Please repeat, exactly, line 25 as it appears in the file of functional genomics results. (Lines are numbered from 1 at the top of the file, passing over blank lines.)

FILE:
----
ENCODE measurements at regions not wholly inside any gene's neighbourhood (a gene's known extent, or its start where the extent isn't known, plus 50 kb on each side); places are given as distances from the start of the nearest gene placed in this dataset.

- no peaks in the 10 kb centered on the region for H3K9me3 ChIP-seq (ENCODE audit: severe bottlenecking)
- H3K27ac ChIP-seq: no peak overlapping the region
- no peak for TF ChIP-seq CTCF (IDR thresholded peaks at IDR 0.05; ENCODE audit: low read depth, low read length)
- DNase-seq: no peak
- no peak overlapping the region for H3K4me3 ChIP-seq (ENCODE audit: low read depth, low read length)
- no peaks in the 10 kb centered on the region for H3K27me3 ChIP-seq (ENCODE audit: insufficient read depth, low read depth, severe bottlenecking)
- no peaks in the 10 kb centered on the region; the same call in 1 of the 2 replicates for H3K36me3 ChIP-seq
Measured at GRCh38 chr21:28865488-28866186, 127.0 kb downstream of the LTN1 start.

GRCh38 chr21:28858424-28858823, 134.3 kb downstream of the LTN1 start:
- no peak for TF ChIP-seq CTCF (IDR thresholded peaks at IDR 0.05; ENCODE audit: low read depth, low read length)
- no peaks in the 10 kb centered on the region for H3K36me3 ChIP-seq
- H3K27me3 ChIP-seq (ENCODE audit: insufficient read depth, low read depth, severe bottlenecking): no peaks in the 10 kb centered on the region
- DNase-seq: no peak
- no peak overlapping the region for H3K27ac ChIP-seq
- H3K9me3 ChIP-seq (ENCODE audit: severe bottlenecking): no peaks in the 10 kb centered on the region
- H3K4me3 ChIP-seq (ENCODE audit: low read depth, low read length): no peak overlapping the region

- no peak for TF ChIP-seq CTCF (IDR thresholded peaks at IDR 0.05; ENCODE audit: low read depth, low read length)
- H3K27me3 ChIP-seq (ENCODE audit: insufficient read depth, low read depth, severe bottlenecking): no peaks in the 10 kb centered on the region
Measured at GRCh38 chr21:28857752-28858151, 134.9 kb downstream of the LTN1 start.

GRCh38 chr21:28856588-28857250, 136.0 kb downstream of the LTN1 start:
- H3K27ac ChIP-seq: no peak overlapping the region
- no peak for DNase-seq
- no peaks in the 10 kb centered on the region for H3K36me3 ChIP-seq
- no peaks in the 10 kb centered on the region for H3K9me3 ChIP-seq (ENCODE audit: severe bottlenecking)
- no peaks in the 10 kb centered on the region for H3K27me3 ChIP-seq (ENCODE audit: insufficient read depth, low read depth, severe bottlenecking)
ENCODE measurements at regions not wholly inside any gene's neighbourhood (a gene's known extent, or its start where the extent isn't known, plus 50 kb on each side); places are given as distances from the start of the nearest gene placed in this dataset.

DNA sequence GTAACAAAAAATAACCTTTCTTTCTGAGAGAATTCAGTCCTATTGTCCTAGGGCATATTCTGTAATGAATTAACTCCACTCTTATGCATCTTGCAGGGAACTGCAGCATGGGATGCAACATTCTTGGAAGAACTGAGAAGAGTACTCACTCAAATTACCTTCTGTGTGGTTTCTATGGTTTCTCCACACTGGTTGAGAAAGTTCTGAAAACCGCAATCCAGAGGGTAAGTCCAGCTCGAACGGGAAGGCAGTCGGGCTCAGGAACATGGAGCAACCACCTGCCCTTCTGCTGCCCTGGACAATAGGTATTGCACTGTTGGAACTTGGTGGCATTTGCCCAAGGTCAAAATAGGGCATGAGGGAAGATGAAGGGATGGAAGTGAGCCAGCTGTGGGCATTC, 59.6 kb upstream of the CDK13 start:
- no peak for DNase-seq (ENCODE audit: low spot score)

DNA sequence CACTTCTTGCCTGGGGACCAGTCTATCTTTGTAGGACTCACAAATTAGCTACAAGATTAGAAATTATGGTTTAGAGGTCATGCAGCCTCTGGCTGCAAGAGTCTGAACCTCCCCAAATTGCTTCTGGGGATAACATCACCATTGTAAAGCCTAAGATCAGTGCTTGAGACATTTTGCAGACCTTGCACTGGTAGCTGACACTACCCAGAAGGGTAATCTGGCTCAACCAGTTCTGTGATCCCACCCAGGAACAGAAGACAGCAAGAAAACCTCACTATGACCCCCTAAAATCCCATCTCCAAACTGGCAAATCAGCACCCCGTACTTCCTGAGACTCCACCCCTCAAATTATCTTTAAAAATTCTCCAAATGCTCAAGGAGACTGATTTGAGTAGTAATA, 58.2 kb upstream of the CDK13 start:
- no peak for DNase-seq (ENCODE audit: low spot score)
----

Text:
- no peaks in the 10 kb centered on the region for H3K9me3 ChIP-seq (ENCODE audit: severe bottlenecking)